As many people slip into holiday routines, mayoral hopefuls in Washington, DC are just beginning the long list of debates, forums and open houses designed to line up supporters come voting day. A familiar pattern is emerging: much like his predecessor, DC Mayor Vincent Gray finds himself on the defensive when talking education policy.
Three years ago, while running against then Mayor Adrian Fenty, Gray was hailed by the Washington Teachers' Union for questioning Fenty's approach to improving education. The tides have since turned. During a recent event sponsored by the Washington Teachers' Union, incumbent Gray was greeted by boos and groans in an auditorium packed with teachers, union leaders and activists as he referred to DC Public School's rising scores on standardized tests as evidence of his seriousness on education reform.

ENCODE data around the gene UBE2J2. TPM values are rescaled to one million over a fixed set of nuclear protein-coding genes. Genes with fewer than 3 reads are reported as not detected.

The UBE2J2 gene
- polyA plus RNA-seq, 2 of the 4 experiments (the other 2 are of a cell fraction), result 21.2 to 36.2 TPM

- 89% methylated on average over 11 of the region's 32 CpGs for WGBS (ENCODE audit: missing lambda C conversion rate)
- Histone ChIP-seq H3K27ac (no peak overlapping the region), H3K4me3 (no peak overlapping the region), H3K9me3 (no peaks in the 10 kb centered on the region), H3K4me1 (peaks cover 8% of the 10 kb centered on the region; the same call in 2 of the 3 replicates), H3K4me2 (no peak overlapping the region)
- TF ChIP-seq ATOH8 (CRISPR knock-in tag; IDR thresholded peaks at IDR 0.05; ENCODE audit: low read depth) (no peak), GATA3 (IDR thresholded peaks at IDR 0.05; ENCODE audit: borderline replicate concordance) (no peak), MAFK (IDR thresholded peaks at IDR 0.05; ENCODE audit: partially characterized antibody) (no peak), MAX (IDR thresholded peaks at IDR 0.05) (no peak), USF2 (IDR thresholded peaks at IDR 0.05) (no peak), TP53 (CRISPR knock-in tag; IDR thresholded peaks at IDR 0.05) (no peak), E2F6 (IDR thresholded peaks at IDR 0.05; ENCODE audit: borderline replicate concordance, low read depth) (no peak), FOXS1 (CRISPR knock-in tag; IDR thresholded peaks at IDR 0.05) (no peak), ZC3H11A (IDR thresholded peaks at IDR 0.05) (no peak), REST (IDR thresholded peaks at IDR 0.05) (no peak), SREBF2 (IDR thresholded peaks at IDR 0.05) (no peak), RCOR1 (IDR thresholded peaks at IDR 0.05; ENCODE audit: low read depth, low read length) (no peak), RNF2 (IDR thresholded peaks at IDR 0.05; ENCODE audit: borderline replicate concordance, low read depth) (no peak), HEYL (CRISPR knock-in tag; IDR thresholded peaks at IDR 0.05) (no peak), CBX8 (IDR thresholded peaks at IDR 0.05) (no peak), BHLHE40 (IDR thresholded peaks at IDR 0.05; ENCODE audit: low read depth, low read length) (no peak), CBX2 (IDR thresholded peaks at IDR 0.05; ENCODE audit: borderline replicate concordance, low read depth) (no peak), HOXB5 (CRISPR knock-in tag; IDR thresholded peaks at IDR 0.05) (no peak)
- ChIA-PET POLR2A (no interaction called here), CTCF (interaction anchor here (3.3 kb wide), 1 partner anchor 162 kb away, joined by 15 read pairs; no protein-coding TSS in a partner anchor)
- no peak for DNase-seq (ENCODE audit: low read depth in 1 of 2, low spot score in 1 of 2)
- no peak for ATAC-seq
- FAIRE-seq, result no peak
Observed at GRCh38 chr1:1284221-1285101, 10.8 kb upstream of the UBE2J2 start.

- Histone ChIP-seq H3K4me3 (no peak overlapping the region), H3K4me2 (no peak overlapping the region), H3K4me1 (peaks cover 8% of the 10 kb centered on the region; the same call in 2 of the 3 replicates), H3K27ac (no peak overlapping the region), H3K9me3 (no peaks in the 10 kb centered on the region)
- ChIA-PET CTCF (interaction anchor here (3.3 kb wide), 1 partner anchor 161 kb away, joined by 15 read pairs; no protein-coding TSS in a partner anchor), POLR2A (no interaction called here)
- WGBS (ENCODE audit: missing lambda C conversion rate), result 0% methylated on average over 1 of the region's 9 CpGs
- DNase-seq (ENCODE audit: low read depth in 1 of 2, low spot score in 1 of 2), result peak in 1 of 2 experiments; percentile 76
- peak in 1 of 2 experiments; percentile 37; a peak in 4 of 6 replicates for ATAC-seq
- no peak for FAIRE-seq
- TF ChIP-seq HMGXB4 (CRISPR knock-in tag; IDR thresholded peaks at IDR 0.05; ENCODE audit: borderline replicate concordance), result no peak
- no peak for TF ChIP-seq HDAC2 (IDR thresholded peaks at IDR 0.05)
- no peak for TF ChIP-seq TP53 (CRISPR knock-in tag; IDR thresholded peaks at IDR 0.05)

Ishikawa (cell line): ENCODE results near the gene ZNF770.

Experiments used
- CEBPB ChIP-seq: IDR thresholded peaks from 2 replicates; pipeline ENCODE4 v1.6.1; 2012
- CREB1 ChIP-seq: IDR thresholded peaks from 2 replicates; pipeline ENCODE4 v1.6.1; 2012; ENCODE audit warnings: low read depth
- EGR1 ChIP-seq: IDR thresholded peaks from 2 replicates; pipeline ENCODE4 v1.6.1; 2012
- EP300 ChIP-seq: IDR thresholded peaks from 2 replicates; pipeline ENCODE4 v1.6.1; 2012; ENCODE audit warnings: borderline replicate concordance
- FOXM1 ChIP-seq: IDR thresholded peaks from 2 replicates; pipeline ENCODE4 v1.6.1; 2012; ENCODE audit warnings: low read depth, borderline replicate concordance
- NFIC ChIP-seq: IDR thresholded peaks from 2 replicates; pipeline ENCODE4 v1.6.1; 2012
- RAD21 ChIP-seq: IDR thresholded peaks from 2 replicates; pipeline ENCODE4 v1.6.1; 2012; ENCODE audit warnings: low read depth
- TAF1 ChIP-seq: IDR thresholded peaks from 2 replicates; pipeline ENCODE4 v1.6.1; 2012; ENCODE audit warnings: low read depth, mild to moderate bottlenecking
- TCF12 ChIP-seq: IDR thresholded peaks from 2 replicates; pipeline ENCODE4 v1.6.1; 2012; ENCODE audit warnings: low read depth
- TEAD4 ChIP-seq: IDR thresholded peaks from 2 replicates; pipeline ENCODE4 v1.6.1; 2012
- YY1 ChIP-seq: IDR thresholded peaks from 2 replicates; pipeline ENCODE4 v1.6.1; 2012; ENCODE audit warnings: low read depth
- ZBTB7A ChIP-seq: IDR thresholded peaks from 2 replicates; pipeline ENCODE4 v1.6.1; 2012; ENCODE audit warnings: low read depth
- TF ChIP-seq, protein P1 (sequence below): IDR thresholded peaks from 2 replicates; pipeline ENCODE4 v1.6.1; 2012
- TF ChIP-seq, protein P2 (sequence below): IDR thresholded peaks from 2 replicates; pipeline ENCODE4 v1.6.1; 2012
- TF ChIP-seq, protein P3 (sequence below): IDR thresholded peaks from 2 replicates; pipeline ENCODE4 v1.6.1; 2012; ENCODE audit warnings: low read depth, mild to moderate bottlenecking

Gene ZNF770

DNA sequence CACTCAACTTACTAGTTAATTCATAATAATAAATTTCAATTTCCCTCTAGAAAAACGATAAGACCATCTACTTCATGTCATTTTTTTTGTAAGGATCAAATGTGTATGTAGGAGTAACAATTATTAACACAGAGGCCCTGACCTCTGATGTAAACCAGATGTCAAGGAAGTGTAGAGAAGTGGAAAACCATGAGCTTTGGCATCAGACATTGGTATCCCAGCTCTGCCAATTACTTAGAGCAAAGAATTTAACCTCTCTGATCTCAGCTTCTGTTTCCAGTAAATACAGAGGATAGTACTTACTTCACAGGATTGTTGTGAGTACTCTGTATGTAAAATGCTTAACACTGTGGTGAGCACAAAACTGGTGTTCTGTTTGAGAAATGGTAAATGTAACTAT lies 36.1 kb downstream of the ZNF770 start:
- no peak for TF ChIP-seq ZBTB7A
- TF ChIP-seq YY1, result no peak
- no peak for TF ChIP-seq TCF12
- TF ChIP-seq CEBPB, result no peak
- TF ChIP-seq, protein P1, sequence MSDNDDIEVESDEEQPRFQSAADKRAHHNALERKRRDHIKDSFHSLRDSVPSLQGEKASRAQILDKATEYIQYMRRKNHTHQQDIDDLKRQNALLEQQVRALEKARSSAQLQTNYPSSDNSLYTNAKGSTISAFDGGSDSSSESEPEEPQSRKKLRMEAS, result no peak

Other highlights from the debate include:
- Loud applauses for Andy Shallal, owner of the Busboys and Poets restaurants, who accused Gray (and members of council running for office) of alienating parents and teachers amid a forceful push for school reform. He also found fault with the city's approach to school choice.
- Hoots of support for Reta Jo Lewis when she declared that, since the D.C. Council granted then Mayor Fenty power over the ailing school system, too many "secrets" have been kept about the school management.
- Dramatic stare down from long-shot candidate Christian Carter to Gray as she gave the city's schools (which have seen progress in enrollment rates, graduation rates, and test scores) a failing grade --an F.
- Boos for Council member Jack Evans when he showed support for mayoral control as a way to increase accountability.
Time will tell if this audience is indicitive of the larger voting public or if there are loud voices on the other side of the debate, as well. Poverty seemed to eclipse education as the issue of focus for New Yorkers. We'll be watching to see if DC follows in the Big Apple's footsteps or keeps it's eyes on schools as it heads to the voting booth.